It really must be a new era when the MSM begin describing New Westminster’s plethora of heritage buildings in the downtown core as the next Yaletown. If the craziness I witnessed at a show suite for the new Northbank development is any indication, they may be right. Dozens of people crowded in today to get a chance to purchase a condo in one of the newest towers offering stunning water and mountain views.

In addition to Northbank, several other new highrise developments are popping up all over the city and they’re being gobbled up by homeowners looking for a bigger bank for their buck. As you can imagine, a $350K condo budget will get you a lot more along the Fraser River than it will in downtown Vancouver.

There are so many reasons to really love the “new” New Westminster. Here are my top 10:

10. Trains: If you like trains, you’ll love New Westminster. That’s because we not only have five SkyTrain stations (the most of any city on a per capita basis), we also have a lot of old-fashion diesel trains as well. In the summer, if you have your window open you can hear the trains clanging along the waterfront on most nights. While the noise might bother some folks, I’m not one of them. The sound of a train whistle reminds me of my youth living near a rail line in southern Manitoba. Oh, the good old days.

9. River Market: It used to be known as the New Westminster Quay. However, over the last several years this tired building has been transformed into a retail space that I believe will one-day rival Granville Island and the Lonsdale Quay as “cool” destination to visit.With the addition of the Wild Rice restaurant and Donald’s Market, the River Market is now quickly attracting a whole new generation of customers from around Metro Vancouver. Did I mention it also has a circus training facility? It also doesn’t hurt that the market is situated next to one of the nicest river boardwalks found anywhere.

8. Historic Buildings: If you are a heritage buff, you will love New Westminster. As the oldest incorporated City west of Ontario, the Royal City is filled will hundreds of heritage homes and office buildings. I live in the Queen’s Park neighbourhood and a stroll along some of the local streets will truly take you back to a different era. Check out our slide show to see what I mean.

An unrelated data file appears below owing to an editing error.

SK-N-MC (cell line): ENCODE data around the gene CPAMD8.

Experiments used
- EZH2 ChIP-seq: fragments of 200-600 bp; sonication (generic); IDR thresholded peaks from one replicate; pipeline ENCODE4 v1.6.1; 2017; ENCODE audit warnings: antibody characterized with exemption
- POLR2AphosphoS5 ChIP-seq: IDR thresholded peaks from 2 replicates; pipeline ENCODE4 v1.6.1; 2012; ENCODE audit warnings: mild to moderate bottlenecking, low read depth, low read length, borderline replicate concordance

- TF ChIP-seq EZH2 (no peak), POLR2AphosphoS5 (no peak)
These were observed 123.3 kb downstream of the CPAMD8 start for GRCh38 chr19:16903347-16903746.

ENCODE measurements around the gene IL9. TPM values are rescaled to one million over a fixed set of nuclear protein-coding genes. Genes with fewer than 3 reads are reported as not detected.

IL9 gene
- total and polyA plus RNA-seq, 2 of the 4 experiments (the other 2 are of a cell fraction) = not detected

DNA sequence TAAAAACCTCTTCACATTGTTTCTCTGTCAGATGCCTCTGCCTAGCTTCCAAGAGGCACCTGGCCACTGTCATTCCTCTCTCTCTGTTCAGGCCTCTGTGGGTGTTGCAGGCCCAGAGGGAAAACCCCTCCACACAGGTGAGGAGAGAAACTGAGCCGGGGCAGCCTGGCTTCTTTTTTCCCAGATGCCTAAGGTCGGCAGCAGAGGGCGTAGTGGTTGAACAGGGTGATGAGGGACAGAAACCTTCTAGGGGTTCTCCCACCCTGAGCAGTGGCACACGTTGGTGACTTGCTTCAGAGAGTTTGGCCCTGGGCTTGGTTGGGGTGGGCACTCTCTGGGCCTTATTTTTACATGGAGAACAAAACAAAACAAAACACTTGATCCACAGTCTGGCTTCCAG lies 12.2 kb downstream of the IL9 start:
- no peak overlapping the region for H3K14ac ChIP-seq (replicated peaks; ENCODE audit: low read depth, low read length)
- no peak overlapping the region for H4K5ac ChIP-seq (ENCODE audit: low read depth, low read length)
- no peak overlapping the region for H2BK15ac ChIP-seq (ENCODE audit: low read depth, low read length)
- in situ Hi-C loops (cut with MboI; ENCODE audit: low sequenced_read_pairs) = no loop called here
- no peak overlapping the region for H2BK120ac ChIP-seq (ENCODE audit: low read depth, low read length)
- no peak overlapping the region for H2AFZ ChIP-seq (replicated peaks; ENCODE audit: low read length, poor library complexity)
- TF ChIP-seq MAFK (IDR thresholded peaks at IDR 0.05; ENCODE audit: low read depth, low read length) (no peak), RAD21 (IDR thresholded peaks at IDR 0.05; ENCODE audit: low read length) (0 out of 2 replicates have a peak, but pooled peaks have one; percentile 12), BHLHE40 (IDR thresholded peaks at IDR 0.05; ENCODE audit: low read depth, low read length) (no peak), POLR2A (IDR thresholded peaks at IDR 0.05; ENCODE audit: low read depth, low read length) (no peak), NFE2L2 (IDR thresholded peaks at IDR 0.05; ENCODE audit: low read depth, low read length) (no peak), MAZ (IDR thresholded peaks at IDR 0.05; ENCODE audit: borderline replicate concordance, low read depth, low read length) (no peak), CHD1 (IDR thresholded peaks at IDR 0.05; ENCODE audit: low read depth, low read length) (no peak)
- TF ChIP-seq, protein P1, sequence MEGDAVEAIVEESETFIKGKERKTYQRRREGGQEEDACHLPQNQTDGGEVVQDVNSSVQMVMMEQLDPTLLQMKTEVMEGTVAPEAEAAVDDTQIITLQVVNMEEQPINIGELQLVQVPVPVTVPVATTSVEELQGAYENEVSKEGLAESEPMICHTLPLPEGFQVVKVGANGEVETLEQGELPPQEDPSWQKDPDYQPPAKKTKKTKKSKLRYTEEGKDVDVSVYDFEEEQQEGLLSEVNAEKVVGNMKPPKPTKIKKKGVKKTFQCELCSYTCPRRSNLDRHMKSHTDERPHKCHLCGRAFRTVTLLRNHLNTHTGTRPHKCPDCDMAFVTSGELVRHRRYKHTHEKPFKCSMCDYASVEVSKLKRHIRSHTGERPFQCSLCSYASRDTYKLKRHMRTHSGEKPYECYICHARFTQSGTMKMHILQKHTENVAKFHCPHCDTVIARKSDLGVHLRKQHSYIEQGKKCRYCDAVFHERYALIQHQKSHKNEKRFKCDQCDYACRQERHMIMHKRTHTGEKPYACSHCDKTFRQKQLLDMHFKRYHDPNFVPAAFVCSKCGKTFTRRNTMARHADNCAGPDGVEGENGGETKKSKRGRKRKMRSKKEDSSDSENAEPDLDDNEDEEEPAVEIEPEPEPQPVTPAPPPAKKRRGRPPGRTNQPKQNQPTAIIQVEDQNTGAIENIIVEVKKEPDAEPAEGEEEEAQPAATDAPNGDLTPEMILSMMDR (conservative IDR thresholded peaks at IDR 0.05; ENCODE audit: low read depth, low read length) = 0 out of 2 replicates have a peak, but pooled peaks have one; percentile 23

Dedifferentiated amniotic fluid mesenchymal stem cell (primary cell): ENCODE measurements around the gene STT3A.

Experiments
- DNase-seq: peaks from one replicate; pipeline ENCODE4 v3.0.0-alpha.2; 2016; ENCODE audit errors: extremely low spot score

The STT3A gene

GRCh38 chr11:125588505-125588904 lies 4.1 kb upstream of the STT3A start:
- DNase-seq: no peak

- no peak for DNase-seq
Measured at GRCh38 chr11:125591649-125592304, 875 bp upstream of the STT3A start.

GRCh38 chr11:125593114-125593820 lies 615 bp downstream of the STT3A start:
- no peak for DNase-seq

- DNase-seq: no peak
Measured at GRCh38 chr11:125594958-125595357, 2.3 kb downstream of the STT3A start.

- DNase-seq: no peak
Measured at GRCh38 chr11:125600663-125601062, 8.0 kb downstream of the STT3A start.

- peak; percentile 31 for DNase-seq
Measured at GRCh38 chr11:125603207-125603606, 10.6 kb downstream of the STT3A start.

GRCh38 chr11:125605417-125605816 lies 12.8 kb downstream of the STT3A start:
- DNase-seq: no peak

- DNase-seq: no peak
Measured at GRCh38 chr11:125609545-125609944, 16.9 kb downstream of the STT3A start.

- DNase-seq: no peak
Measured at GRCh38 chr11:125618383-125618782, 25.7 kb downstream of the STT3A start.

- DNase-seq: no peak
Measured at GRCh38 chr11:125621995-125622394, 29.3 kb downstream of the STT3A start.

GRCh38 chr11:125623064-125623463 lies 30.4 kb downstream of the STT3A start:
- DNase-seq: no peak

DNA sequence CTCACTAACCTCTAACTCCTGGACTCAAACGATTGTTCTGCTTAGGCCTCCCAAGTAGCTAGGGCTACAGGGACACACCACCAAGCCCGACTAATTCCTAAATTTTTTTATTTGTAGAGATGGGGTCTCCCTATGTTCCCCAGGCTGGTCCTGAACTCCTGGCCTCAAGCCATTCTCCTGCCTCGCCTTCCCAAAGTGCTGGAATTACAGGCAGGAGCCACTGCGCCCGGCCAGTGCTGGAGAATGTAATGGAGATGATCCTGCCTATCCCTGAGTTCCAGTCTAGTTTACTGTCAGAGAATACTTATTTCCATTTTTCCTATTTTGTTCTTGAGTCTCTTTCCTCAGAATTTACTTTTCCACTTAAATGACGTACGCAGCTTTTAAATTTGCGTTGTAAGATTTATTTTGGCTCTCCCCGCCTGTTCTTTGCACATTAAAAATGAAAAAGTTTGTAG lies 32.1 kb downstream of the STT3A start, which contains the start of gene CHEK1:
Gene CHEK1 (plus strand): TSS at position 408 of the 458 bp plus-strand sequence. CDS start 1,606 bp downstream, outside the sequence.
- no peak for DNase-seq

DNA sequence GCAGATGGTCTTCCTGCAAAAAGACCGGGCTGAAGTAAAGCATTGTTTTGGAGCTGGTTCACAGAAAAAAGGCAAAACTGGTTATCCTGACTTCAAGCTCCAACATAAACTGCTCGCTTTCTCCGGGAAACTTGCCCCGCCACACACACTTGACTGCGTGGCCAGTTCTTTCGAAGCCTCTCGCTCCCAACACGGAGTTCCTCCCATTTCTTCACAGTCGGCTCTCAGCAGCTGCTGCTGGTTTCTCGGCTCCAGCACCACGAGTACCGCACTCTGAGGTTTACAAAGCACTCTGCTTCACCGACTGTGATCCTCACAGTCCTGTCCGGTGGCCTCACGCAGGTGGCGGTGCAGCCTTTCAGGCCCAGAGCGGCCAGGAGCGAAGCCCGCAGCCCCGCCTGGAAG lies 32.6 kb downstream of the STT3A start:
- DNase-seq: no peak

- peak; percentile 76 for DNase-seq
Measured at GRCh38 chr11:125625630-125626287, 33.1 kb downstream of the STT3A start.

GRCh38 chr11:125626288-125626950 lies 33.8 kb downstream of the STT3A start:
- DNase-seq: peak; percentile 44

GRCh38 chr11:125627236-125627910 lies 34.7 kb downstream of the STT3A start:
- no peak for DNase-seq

7. Small town feeling: It’s almost impossible to do any errands or attend sporting activities on the weekend without bumping into someone you know. With a population of just over 50,000 residents, New Westminster truly is a small town set in a larger urban centre.

6. Queen’s Park: On those rare hot summer days in this region, a visit to Queen’s Park is a must. The tall majestic cedar trees found throughout this urban oasis act as Mother Nature’s carbon free cooling system. In addition, there is a great free petting zoo for the kids and a number of excellent sport and outdoor recreational facilities found throughout the park.

5. Fraser River: The Fraser River remains the heart of the community, despite the fact we are no longer a tiny fishing village. A walk along the boardwalk is simply breathtaking on most days. If you enjoy watching a working river, you won’t be disappointed. That’s because it won’t be long before you see a number of tug boats working their magic in the fast moving waters. I should also mention that you can visit the recently renovated Fraser River Discovery Centre while you’re down there. Not only is it a great place to visit, but it’s free!

4. Transit: By far, New Westminster has some of the best transit service found anywhere in Metro Vancouver. As previously mentioned, we have five SkyTrain stations and very frequent bus service.